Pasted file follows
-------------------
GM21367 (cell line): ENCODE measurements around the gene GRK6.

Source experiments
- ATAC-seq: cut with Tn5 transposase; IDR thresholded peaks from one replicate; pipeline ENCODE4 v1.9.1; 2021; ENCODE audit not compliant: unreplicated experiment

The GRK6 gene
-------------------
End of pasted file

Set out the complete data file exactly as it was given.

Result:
GM21367 (cell line): ENCODE measurements around the gene GRK6.

Source experiments
- ATAC-seq: cut with Tn5 transposase; IDR thresholded peaks from one replicate; pipeline ENCODE4 v1.9.1; 2021; ENCODE audit not compliant: unreplicated experiment

The GRK6 gene